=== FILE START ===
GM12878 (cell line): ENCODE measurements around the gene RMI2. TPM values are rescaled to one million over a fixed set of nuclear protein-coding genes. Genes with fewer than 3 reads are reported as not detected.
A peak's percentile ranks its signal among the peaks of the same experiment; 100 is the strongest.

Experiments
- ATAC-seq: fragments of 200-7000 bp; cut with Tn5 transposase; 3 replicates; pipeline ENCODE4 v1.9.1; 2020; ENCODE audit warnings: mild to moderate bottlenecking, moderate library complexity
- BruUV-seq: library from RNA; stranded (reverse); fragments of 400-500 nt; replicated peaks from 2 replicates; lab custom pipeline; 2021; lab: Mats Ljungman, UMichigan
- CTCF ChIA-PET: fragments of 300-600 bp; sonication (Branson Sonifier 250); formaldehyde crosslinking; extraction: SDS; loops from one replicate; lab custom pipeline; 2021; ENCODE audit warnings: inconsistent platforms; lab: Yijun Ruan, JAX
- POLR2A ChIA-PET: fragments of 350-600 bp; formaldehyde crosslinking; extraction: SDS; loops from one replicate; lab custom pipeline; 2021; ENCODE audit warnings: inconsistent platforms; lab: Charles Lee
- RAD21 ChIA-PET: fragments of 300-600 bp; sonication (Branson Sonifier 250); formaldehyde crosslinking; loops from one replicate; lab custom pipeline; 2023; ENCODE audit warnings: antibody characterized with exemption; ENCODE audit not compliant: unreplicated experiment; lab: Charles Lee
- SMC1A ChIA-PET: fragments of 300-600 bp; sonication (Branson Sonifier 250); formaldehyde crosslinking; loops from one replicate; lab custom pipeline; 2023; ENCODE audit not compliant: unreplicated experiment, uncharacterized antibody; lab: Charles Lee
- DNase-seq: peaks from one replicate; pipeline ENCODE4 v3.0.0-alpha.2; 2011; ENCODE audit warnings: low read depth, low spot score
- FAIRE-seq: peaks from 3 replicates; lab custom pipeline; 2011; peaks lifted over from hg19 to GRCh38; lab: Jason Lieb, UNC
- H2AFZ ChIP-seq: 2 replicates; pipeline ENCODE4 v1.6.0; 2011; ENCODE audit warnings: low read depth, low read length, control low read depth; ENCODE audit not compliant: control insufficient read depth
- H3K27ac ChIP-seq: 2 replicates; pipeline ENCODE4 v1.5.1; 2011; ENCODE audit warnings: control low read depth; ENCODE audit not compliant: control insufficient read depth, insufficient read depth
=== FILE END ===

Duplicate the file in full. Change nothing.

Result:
GM12878 (cell line): ENCODE measurements around the gene RMI2. TPM values are rescaled to one million over a fixed set of nuclear protein-coding genes. Genes with fewer than 3 reads are reported as not detected.
A peak's percentile ranks its signal among the peaks of the same experiment; 100 is the strongest.

Experiments
- ATAC-seq: fragments of 200-7000 bp; cut with Tn5 transposase; 3 replicates; pipeline ENCODE4 v1.9.1; 2020; ENCODE audit warnings: mild to moderate bottlenecking, moderate library complexity
- BruUV-seq: library from RNA; stranded (reverse); fragments of 400-500 nt; replicated peaks from 2 replicates; lab custom pipeline; 2021; lab: Mats Ljungman, UMichigan
- CTCF ChIA-PET: fragments of 300-600 bp; sonication (Branson Sonifier 250); formaldehyde crosslinking; extraction: SDS; loops from one replicate; lab custom pipeline; 2021; ENCODE audit warnings: inconsistent platforms; lab: Yijun Ruan, JAX
- POLR2A ChIA-PET: fragments of 350-600 bp; formaldehyde crosslinking; extraction: SDS; loops from one replicate; lab custom pipeline; 2021; ENCODE audit warnings: inconsistent platforms; lab: Charles Lee
- RAD21 ChIA-PET: fragments of 300-600 bp; sonication (Branson Sonifier 250); formaldehyde crosslinking; loops from one replicate; lab custom pipeline; 2023; ENCODE audit warnings: antibody characterized with exemption; ENCODE audit not compliant: unreplicated experiment; lab: Charles Lee
- SMC1A ChIA-PET: fragments of 300-600 bp; sonication (Branson Sonifier 250); formaldehyde crosslinking; loops from one replicate; lab custom pipeline; 2023; ENCODE audit not compliant: unreplicated experiment, uncharacterized antibody; lab: Charles Lee
- DNase-seq: peaks from one replicate; pipeline ENCODE4 v3.0.0-alpha.2; 2011; ENCODE audit warnings: low read depth, low spot score
- FAIRE-seq: peaks from 3 replicates; lab custom pipeline; 2011; peaks lifted over from hg19 to GRCh38; lab: Jason Lieb, UNC
- H2AFZ ChIP-seq: 2 replicates; pipeline ENCODE4 v1.6.0; 2011; ENCODE audit warnings: low read depth, low read length, control low read depth; ENCODE audit not compliant: control insufficient read depth
- H3K27ac ChIP-seq: 2 replicates; pipeline ENCODE4 v1.5.1; 2011; ENCODE audit warnings: control low read depth; ENCODE audit not compliant: control insufficient read depth, insufficient read depth